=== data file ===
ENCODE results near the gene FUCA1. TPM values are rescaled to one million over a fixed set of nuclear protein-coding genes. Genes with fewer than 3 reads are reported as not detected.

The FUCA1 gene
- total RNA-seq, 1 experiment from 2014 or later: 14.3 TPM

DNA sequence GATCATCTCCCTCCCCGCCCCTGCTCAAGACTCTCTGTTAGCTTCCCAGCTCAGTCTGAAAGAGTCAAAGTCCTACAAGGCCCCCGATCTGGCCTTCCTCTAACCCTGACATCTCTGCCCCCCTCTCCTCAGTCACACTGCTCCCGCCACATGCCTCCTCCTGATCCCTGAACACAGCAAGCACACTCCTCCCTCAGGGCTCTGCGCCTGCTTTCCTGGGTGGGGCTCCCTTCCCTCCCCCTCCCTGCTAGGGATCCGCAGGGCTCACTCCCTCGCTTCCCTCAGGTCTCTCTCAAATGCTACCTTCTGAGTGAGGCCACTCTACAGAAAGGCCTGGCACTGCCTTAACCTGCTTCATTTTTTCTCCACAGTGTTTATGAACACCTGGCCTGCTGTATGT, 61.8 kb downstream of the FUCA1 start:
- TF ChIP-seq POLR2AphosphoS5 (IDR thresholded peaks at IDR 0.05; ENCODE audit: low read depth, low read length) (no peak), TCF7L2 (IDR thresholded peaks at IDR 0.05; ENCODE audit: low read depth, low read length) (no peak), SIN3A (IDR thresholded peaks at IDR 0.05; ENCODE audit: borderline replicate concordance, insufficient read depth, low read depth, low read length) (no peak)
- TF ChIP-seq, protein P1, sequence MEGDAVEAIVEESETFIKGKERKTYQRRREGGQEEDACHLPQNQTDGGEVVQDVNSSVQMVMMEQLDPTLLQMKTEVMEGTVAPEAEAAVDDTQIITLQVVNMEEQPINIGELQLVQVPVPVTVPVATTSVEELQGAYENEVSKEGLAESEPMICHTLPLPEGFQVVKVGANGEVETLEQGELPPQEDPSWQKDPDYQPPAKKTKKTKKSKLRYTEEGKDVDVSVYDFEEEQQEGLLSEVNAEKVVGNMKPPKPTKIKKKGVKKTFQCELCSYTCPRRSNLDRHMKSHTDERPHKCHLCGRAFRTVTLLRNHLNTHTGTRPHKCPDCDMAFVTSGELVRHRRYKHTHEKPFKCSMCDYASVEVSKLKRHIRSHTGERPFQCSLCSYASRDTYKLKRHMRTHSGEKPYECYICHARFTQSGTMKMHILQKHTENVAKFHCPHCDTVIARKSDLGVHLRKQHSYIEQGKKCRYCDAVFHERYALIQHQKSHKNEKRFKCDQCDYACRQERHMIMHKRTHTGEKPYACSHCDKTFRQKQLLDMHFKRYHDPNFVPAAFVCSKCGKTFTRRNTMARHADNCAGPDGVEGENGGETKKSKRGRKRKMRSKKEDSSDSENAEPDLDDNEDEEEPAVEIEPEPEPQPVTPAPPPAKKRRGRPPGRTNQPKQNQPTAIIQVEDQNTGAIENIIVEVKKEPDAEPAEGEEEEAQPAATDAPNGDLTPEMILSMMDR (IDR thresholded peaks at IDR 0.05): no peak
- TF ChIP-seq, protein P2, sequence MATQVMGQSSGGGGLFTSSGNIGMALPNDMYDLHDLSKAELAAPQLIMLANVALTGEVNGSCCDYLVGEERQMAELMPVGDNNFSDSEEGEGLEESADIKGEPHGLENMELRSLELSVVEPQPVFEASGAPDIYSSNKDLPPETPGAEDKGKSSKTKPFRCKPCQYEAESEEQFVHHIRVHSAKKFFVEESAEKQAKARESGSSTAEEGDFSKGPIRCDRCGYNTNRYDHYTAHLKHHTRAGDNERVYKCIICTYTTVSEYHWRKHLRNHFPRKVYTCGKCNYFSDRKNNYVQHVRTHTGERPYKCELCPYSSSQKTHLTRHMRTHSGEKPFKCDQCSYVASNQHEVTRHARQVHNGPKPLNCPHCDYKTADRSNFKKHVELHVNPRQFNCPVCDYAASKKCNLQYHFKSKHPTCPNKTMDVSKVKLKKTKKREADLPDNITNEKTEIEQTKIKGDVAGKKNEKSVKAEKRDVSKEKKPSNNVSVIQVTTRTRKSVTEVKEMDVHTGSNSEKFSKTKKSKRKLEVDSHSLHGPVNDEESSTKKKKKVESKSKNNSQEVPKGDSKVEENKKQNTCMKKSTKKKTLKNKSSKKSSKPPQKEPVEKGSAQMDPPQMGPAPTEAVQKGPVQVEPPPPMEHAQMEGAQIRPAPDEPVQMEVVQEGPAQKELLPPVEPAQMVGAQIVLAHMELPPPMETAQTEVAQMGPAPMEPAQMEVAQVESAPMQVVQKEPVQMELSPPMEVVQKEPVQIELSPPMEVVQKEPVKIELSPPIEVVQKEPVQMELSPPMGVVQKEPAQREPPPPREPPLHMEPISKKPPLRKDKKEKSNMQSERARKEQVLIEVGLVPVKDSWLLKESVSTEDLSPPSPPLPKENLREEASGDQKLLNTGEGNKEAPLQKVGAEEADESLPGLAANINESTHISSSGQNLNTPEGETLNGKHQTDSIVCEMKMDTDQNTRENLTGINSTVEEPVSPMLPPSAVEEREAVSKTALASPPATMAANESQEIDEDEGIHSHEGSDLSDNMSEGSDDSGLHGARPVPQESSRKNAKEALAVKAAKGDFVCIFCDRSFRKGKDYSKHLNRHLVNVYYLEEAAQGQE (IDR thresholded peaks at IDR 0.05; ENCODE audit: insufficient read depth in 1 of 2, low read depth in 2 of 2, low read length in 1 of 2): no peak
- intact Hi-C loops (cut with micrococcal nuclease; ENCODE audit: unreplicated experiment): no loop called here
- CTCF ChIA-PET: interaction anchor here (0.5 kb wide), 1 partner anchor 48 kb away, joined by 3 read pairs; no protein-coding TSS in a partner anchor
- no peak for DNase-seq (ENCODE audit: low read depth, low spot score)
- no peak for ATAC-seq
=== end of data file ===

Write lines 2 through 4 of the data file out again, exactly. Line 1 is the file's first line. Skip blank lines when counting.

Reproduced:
The FUCA1 gene
- total RNA-seq, 1 experiment from 2014 or later: 14.3 TPM

DNA sequence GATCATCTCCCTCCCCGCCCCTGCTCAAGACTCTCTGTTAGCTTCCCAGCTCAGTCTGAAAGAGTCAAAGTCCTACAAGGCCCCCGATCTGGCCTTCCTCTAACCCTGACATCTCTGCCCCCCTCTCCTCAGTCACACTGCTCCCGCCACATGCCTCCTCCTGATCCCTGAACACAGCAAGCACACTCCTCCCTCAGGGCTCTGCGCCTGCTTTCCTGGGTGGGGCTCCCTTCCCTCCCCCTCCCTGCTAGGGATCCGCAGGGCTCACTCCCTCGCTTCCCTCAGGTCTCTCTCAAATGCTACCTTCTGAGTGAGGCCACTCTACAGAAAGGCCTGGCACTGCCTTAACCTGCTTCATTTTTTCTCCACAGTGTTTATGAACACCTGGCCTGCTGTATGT, 61.8 kb downstream of the FUCA1 start: